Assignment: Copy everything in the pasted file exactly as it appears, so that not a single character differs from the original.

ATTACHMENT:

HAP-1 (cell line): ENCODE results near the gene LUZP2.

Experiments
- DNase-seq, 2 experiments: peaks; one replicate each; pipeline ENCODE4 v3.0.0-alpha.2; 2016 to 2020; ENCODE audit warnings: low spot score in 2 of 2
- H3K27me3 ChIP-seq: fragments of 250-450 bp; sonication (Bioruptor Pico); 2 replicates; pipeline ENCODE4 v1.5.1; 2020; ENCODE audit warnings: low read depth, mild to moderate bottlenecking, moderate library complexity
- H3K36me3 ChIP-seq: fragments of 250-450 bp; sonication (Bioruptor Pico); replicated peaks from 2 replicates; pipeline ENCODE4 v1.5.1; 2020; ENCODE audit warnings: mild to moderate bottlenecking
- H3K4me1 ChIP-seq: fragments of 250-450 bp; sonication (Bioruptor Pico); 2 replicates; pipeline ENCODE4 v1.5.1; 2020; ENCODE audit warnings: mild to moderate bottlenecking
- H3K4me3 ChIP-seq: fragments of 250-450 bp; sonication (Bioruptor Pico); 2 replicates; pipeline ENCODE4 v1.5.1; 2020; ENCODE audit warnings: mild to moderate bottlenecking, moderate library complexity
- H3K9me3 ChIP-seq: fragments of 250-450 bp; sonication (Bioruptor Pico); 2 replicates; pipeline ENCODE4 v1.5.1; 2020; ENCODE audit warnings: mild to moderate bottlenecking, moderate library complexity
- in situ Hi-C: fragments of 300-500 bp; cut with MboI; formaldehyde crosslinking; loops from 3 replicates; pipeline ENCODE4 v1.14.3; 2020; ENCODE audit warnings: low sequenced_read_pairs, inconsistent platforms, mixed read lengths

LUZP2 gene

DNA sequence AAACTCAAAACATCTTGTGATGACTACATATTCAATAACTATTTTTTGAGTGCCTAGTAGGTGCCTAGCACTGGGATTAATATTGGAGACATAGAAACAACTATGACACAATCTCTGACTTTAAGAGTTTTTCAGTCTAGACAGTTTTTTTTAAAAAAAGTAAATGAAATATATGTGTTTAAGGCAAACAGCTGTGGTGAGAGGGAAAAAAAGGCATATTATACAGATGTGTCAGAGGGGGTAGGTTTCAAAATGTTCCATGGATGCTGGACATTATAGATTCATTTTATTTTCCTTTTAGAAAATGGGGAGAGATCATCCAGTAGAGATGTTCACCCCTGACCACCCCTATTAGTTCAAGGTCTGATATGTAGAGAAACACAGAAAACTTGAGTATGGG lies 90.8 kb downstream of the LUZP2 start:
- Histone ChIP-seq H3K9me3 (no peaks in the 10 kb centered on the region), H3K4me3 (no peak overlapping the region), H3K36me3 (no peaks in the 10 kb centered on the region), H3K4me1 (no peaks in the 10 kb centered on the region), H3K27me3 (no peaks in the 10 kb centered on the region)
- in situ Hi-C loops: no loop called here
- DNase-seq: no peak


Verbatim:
HAP-1 (cell line): ENCODE results near the gene LUZP2.

Experiments
- DNase-seq, 2 experiments: peaks; one replicate each; pipeline ENCODE4 v3.0.0-alpha.2; 2016 to 2020; ENCODE audit warnings: low spot score in 2 of 2
- H3K27me3 ChIP-seq: fragments of 250-450 bp; sonication (Bioruptor Pico); 2 replicates; pipeline ENCODE4 v1.5.1; 2020; ENCODE audit warnings: low read depth, mild to moderate bottlenecking, moderate library complexity
- H3K36me3 ChIP-seq: fragments of 250-450 bp; sonication (Bioruptor Pico); replicated peaks from 2 replicates; pipeline ENCODE4 v1.5.1; 2020; ENCODE audit warnings: mild to moderate bottlenecking
- H3K4me1 ChIP-seq: fragments of 250-450 bp; sonication (Bioruptor Pico); 2 replicates; pipeline ENCODE4 v1.5.1; 2020; ENCODE audit warnings: mild to moderate bottlenecking
- H3K4me3 ChIP-seq: fragments of 250-450 bp; sonication (Bioruptor Pico); 2 replicates; pipeline ENCODE4 v1.5.1; 2020; ENCODE audit warnings: mild to moderate bottlenecking, moderate library complexity
- H3K9me3 ChIP-seq: fragments of 250-450 bp; sonication (Bioruptor Pico); 2 replicates; pipeline ENCODE4 v1.5.1; 2020; ENCODE audit warnings: mild to moderate bottlenecking, moderate library complexity
- in situ Hi-C: fragments of 300-500 bp; cut with MboI; formaldehyde crosslinking; loops from 3 replicates; pipeline ENCODE4 v1.14.3; 2020; ENCODE audit warnings: low sequenced_read_pairs, inconsistent platforms, mixed read lengths

LUZP2 gene

DNA sequence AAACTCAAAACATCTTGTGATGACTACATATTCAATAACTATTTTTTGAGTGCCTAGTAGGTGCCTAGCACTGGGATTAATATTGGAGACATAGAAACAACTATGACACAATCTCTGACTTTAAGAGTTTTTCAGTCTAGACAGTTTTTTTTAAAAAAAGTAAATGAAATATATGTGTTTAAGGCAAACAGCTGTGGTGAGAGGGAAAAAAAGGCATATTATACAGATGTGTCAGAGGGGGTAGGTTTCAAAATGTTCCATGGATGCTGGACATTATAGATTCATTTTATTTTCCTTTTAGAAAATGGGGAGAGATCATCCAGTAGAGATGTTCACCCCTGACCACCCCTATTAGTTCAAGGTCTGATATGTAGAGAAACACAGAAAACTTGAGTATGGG lies 90.8 kb downstream of the LUZP2 start:
- Histone ChIP-seq H3K9me3 (no peaks in the 10 kb centered on the region), H3K4me3 (no peak overlapping the region), H3K36me3 (no peaks in the 10 kb centered on the region), H3K4me1 (no peaks in the 10 kb centered on the region), H3K27me3 (no peaks in the 10 kb centered on the region)
- in situ Hi-C loops: no loop called here
- DNase-seq: no peak